Listen! Do you hear? Is it the soundtrack to your favorite videogame boss-fight? Is it the marching band of our new robot overlords? No, it’s Armonite, with their high-fi, sci-fi, cinematic sonic barrage “And The Stars Above”.
Founded in 1996, but reformed in 2015, the Armonite core consists of Italian prog-rockers Paolo Fosso and Jacopo Bigi, yet prominently features Porcupine Tree bassist Colin Edwin and a collection of other musically mad men and women.
That madness enough can’t be stressed enough. The compositions of these classically trained musicians come off like a Frankenstein’s cyborg. Sparking circuits of synth and electric sound effect are soldered grotesquely, yet seamlessly, into organic tones of violin and piano. Simultaneously captivating and disturbing, like many cases of madness, the brilliance is evident.
Look first to “The March of The Stars”, which features the haunting child-like vocals of Maria Chiara Montagnari before vaulting into a heavy hitting, high stakes pulse. As if entangled in its own combat, the march dodges through orchestral stabs on a bouncing bass line reminiscent of Muse’s 2009 track “Uprising” before dropping off into brief shamanic toms.
“Next Ride” follows, carrying the energy forward deterministically through rise and fall arguments of violin and electric guitar. Mouse patter click tracks, jazz shuffle, and fleeting ghosts of cell-phone chimes intersperse to create a subdued urgency.
Subdued yields to rousing as the third track “District Red” threatens to incite full panic. Between violent chops of violin, raid sirens, and an interlude that takes a cautious dip into major key hopefulness, this piece captures the emotional range of a dystopian refugee camp before machine-gunning to a sudden end.
Positioned perfectly for resolve, “Plaza de España” enters with a yearning piano melody that shines into an uplifting dance complete with castanets and jangling tambourine. More than the rest of the album, “Plaza de España” seems to answer a folk tradition, making it accessible without sacrificing any of the compositional boldness that characterizes other cuts.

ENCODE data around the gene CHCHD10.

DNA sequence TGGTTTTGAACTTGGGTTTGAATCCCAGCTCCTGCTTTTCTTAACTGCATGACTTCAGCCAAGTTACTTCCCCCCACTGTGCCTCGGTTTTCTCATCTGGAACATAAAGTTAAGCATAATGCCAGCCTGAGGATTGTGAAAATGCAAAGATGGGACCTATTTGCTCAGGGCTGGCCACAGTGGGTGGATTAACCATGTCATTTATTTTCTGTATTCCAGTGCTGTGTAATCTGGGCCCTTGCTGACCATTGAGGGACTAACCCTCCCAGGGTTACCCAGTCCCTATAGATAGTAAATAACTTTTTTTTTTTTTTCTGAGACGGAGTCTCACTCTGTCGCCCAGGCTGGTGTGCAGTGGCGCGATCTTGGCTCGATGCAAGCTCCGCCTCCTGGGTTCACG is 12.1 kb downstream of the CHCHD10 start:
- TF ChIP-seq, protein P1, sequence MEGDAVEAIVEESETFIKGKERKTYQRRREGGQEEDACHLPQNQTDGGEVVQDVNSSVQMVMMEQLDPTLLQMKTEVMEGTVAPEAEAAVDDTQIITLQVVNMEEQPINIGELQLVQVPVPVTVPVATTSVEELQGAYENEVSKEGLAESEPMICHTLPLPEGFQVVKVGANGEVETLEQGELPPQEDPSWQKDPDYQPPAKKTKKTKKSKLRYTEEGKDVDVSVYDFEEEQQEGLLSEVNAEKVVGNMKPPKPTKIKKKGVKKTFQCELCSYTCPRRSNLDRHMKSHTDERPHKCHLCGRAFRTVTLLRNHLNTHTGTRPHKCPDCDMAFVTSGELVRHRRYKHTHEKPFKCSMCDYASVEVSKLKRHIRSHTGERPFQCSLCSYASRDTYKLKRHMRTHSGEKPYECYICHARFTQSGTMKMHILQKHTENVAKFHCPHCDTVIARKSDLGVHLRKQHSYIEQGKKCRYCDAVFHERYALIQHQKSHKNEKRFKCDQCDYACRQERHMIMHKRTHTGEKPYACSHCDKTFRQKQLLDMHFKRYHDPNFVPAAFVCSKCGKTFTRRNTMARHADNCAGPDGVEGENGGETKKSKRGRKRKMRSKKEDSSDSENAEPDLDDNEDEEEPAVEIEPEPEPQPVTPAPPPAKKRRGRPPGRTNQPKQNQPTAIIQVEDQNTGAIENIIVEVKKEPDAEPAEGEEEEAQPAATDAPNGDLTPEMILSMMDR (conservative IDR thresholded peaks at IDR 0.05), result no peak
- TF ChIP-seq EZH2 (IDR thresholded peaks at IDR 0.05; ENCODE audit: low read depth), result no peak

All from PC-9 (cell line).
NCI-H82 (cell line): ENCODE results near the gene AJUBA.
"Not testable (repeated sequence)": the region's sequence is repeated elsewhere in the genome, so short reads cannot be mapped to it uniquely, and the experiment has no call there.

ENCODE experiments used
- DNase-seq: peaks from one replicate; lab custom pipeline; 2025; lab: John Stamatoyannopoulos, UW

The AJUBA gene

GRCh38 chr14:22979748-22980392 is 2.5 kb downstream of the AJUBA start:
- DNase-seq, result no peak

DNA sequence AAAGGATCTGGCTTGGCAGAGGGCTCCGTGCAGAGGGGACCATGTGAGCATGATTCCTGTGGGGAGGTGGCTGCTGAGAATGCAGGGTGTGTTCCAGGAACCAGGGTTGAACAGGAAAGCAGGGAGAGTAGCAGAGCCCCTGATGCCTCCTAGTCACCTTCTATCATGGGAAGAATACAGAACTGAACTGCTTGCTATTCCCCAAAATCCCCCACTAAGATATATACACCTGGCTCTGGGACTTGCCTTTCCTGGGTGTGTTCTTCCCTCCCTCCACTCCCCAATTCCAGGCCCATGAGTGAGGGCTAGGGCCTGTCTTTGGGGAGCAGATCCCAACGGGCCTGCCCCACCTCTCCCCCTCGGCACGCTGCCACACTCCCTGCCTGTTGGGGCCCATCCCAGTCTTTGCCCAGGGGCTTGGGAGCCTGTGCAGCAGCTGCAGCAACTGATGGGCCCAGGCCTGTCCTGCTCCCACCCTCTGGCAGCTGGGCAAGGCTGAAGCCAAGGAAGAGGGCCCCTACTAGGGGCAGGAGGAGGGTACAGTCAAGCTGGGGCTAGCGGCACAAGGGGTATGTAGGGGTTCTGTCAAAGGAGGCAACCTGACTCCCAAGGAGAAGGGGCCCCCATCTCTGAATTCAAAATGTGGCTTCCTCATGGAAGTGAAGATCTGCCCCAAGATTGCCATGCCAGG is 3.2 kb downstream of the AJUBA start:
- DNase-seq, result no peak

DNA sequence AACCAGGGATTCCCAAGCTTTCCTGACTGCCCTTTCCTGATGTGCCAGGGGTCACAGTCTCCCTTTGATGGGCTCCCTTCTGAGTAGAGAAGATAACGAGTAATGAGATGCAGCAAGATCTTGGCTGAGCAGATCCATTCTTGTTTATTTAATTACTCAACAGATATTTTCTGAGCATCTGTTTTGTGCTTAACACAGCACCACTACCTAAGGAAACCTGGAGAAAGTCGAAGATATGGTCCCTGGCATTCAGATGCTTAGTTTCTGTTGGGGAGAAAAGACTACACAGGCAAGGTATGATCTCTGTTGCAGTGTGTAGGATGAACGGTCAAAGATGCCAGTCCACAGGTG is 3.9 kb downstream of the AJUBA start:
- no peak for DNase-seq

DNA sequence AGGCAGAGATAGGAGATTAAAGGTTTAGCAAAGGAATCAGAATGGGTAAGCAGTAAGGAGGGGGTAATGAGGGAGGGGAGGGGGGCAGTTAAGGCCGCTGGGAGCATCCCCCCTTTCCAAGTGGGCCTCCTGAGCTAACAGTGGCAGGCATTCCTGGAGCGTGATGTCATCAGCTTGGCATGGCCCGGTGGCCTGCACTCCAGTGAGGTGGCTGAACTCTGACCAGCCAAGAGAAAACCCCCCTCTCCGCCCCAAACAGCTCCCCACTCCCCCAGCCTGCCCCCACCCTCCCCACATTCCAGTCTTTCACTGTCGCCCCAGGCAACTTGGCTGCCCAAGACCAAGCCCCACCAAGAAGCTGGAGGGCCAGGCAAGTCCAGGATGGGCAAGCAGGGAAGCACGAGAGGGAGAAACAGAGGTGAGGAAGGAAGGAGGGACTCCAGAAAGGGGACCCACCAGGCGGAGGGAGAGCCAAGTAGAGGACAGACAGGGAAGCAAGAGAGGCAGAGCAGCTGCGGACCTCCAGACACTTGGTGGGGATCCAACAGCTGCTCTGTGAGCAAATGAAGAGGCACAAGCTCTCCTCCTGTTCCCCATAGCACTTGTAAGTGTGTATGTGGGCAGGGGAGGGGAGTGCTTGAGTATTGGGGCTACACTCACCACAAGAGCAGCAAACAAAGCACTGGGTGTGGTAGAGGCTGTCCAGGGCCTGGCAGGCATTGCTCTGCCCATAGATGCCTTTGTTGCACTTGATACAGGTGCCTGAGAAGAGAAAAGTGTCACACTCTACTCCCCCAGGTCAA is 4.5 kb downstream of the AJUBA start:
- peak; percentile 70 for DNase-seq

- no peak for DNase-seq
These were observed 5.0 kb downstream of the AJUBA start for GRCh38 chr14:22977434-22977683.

Speaking of tradition, a healthy appreciation for such appears doubly on the tracks “By Heart” and “By The Waters of Babylon”. Armonite based these compositions on the virelai “Douce Dame Joile” by Guillaume de Machaut (1300-1377), and a canon by Philip Hayes (1738-1797), respectively.
“By Heart” boasts a pleading violin melody and an industrial back beat that together evoke intensity comparable to Lindsey Sterling. In comparison, “By The Waters of Babylon” parachutes somewhere between eerie and comforting, like a flying fish repeatedly striving skyward.
Other notable tracks include “Blue Curacao”, a confident, ascending piece of righteous mania that garnered an honorable mention at the 2017 International Songwriting Competition, and “Freaks”, a ghostly bit of black magic that would feel equally at home in a Hogwarts hallway or UFO tractor beam.
Yet, none of these myriad descriptors can truly capture the full experience of “And the Stars Above”. Well suited for the turmoil of our Information Age, this is a vast, geographic album that reads like a map of uncertainty.
It is no wonder that Armonite has taken to covering soundtracks of beloved shows and games such as Game of Thrones and Skyrim. This is a group that truly has a penchant for fantasy and landscape. Their music transports. Beware. The place you will go with “And the Stars Above” is as enthralling as it is alien. Excitement is accompanied by the shadow of hostility. You will feel alive but occasionally afraid in Armonite’s mad embrace.